By Topic

Approach for determining a reliable set of spot frequencies to be used during a Sweep Frequency Response Analysis (SFRA) for power transformer diagnosis

Sign In

Cookies must be enabled to login.After enabling cookies , please use refresh or reload or ctrl+f5 on the browser for the login options.

Formats Non-Member Member
$31 $13
Learn how you can qualify for the best price for this item!
Become an IEEE Member or Subscribe to
IEEE Xplore for exclusive pricing!
close button

puzzle piece

IEEE membership options for an individual and IEEE Xplore subscriptions for an organization offer the most affordable access to essential journal articles, conference papers, standards, eBooks, and eLearning courses.

Learn more about:

IEEE membership

IEEE Xplore subscriptions

3 Author(s)
Secue, J. ; Inst. de Energia Electr., Univ. Nac. de San Juan, San Juan ; Mombello, E. ; Muela, E.

The measurement of the frequency response on power and distribution transformers is a diagnostic test technique for detecting winding displacement and deformation (among other mechanical and electrical failures), which are among the most important causes of mechanical failure in transformers. There are two different methods to carry out the measurement of frequency response: sweep frequency response analysis - SFRA and low voltage impulse - LVI. SFRA presents some important advantages over LVI such as: higher signal to noise ratio, bigger repeatability and reproducibility and less requirements regarding measurement equipment. An important disadvantage of the SFRA with respect to LVI is the time required for the measurement. The necessary time for performing an SFRA test (typically several minutes) is related to the bandwidth and number of spot frequencies, which are not universally defined. This paper presents an approach for determining a reliable number of spot frequencies in order to make a further diagnosis.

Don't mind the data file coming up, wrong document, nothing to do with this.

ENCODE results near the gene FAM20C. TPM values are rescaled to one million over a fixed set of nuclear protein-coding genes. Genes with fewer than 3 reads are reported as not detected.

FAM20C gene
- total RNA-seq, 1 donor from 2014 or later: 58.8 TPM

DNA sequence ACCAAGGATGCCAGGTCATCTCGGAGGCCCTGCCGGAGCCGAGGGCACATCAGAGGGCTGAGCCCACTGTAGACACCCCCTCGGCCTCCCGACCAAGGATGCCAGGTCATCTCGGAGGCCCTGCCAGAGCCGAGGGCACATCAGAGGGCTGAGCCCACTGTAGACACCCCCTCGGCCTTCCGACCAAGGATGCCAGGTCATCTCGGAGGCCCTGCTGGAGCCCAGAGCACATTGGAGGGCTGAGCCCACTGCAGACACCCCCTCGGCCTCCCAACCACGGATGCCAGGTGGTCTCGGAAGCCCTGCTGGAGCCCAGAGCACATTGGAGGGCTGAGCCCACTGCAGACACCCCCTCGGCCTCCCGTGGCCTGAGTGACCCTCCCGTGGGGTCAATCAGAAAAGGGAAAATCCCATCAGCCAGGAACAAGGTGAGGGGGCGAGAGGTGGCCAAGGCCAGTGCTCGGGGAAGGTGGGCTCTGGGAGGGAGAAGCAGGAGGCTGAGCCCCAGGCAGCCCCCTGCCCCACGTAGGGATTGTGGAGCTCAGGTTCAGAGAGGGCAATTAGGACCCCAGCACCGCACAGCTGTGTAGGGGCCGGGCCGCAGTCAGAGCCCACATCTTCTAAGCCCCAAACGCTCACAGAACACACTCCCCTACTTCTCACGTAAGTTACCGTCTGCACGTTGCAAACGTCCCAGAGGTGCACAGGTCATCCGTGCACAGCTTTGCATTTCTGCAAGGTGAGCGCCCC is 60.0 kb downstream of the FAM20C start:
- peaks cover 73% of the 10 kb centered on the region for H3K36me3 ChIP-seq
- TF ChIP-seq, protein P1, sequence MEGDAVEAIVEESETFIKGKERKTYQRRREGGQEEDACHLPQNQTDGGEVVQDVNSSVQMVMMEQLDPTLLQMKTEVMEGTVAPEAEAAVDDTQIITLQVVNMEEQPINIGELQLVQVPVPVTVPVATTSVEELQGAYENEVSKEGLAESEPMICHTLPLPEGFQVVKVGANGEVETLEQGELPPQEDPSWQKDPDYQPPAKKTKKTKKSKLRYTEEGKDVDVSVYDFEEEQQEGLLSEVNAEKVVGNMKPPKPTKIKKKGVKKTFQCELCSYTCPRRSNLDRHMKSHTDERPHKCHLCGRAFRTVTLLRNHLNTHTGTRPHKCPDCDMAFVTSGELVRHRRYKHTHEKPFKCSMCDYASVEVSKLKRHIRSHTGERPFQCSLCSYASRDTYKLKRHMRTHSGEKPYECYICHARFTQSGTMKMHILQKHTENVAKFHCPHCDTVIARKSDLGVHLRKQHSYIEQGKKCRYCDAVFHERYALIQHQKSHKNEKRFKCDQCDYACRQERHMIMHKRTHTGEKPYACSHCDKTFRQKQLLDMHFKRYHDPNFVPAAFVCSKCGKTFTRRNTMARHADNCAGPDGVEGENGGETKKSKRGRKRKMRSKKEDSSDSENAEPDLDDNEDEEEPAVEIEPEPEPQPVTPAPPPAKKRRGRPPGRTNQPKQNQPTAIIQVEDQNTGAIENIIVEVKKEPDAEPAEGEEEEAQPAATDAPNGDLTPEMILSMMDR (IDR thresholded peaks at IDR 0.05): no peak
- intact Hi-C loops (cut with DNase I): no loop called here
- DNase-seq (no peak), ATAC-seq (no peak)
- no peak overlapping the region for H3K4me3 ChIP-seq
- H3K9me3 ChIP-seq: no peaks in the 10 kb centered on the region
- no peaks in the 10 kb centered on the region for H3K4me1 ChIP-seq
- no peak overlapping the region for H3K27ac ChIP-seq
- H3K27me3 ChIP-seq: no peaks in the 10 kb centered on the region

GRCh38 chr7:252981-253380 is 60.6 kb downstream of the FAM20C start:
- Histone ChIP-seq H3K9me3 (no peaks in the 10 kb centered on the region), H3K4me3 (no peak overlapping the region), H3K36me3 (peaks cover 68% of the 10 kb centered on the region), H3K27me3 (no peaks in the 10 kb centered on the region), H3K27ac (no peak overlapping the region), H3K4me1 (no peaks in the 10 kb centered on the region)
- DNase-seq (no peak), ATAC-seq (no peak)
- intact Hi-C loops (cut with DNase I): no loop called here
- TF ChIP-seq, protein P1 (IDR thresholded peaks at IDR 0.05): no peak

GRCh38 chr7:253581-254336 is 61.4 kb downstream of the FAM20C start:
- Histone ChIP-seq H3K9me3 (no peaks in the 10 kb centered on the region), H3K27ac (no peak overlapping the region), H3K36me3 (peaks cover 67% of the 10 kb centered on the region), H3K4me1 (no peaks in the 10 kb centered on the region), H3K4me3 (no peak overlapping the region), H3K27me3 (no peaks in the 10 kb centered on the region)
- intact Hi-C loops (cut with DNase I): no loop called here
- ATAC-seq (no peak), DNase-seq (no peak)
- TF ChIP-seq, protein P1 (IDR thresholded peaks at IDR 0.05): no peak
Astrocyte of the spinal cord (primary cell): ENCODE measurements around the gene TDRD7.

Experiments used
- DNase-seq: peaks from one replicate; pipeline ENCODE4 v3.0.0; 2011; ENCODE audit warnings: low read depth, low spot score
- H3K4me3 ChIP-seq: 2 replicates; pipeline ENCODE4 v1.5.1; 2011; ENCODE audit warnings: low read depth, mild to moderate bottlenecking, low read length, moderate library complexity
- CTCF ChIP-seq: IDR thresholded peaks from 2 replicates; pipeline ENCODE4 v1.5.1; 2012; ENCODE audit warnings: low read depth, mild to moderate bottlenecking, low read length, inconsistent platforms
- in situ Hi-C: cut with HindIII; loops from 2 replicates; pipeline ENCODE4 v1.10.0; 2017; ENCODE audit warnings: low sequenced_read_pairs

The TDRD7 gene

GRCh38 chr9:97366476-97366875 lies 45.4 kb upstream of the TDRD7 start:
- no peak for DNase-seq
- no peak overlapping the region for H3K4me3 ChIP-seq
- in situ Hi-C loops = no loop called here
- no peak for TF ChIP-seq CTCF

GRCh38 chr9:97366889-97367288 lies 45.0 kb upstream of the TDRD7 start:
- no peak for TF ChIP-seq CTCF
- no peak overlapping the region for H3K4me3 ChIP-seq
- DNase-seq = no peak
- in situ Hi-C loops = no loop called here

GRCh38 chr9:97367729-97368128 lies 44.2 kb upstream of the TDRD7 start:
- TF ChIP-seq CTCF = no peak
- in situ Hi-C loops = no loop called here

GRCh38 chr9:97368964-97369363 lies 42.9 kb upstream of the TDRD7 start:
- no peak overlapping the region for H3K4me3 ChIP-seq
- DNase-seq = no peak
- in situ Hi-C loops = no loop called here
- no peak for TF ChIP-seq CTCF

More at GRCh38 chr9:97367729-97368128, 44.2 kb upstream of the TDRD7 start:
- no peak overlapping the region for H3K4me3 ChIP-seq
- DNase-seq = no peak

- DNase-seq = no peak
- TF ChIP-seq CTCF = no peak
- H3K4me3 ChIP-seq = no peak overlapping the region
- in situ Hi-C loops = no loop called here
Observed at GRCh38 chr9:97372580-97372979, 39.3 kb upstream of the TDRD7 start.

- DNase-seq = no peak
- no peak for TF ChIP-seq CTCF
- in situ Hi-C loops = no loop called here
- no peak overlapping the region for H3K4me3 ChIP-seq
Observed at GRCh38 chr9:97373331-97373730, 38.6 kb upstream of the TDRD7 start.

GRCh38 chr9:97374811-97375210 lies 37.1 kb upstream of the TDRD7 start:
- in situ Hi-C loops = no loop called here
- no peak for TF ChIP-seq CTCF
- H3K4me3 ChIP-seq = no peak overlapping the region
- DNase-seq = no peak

Published in:

Transmission and Distribution Conference and Exposition: Latin America, 2008 IEEE/PES

Date of Conference:

13-15 Aug. 2008